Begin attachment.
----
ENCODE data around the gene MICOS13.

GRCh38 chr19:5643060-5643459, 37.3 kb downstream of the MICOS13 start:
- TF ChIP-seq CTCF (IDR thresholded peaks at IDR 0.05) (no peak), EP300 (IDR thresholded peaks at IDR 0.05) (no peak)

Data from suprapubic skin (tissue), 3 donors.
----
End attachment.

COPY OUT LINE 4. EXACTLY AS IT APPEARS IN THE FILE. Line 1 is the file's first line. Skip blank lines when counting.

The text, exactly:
Data from suprapubic skin (tissue), 3 donors.